The same can be said for the Lamborghini It has to safely carry passengers and be road worthy. There's also the economy of scale but I'm willing to bet more hotbox detectors are sold than Lamborghinis. And while supercar is not expected to work 24/7 a hot box detector has next to no moving parts. This still also leaves my last point of why they just don't put air hoses over the adapter plate that will melt if the temperature gets too hot.


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 Post subject: Re: CO$T RANT
PostPosted: Thu Feb 15, 2024 8:14 am 

Joined: Wed Jul 26, 2017 4:24 pm
Posts: 114
Have you built or worked on wayside equipment?

I remember designing an augment to mount transducers to aei sites. It was grade 12.9 bolts with a spline head and a precision lockbar with c clips to prevent movement. The vibration actions killed them in 6 to 24 months.

Hot box detectors work 24 x 7 in all weather, limited testing and over site. Abd with major engineering controls they still have fails or misses. I stopped a hotbox a few miles after a detector. Major bearing failure at the detector it was well below threshold.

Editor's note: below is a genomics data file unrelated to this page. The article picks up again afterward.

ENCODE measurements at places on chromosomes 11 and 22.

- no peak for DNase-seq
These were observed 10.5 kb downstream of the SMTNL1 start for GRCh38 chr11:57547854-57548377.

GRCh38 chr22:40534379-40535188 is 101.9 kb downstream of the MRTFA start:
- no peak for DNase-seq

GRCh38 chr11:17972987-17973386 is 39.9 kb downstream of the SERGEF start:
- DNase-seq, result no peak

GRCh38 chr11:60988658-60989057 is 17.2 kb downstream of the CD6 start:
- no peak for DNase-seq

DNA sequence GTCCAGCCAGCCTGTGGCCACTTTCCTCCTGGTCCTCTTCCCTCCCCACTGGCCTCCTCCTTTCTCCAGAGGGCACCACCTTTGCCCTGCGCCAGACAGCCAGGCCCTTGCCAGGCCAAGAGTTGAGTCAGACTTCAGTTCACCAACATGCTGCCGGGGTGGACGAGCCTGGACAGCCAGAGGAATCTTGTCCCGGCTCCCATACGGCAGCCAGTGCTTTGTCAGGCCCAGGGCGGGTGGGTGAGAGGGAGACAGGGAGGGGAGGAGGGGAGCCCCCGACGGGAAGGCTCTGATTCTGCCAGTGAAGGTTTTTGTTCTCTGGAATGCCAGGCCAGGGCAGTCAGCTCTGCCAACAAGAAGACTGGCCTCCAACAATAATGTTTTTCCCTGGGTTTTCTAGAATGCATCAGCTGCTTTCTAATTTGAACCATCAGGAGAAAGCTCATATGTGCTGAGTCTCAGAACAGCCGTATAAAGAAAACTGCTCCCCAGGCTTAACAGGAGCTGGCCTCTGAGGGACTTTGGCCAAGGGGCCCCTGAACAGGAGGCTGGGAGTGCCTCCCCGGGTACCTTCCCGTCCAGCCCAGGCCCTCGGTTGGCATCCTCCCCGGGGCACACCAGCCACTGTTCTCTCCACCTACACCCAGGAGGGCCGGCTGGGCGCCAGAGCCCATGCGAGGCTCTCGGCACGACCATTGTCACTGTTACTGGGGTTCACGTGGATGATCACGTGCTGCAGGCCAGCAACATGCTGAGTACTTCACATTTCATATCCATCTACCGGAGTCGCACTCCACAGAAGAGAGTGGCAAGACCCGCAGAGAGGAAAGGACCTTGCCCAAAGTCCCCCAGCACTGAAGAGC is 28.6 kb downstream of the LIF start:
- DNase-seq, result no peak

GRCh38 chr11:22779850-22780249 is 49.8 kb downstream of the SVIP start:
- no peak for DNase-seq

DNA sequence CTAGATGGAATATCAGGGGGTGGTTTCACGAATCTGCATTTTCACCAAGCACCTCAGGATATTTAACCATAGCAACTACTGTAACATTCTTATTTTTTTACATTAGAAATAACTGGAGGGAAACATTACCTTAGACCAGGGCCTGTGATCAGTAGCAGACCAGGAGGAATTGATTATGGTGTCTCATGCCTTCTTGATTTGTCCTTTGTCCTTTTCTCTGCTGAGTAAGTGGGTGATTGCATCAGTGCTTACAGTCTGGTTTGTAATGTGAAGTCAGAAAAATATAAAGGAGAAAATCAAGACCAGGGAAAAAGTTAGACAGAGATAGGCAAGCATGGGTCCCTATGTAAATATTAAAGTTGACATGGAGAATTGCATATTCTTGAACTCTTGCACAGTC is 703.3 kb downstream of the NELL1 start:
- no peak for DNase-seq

Also integration with jwds


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 Post subject: Re: CO$T RANT
PostPosted: Mon Feb 19, 2024 2:20 am 

Joined: Tue Sep 14, 2004 7:52 am
Posts: 2595
Location: Strasburg, PA
RCD wrote:
Furthermore why are we even still relying on HotBox detectors when you could just mount a rubber hose connected to train air over the adapter plate of a truck so if it overheats the heat generated will melt the hose dumping the train air?
Who are you planning to have pay the cost of retrofitting two of those hose setups on every car in general service in North America, not to mention having to replace them every seven years (I forget, is that the mandated lifespan of brake line hoses?), not to mention the cost of however many unneeded emergency stops and/or derailments every time one of those hoses breaks on a two mile long freight doing 50 MPH? Hotbox detectors also tell the crew what axle is causing the problem, something a melted hose is ill equipped to do once it cools off. Ever walk both sides of a two mile long train in the dark looking for who knows what caused the unexpected emergency stop?


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 Post subject: Re: CO$T RANT
PostPosted: Mon Feb 19, 2024 10:35 pm 

Joined: Thu May 24, 2012 1:37 pm
Posts: 2335
Quote:
"Who are you planning to have pay the cost of retrofitting two of those hose setups on every car in general service in North America..."

Two? Try eight; four adapters per truck. And they have to span both the inside and outside roller bearings on the axle end in question to be any use, because it's the inner end that is more difficult to monitor and that causes the more severe burnoff when the bearing starts to go bad.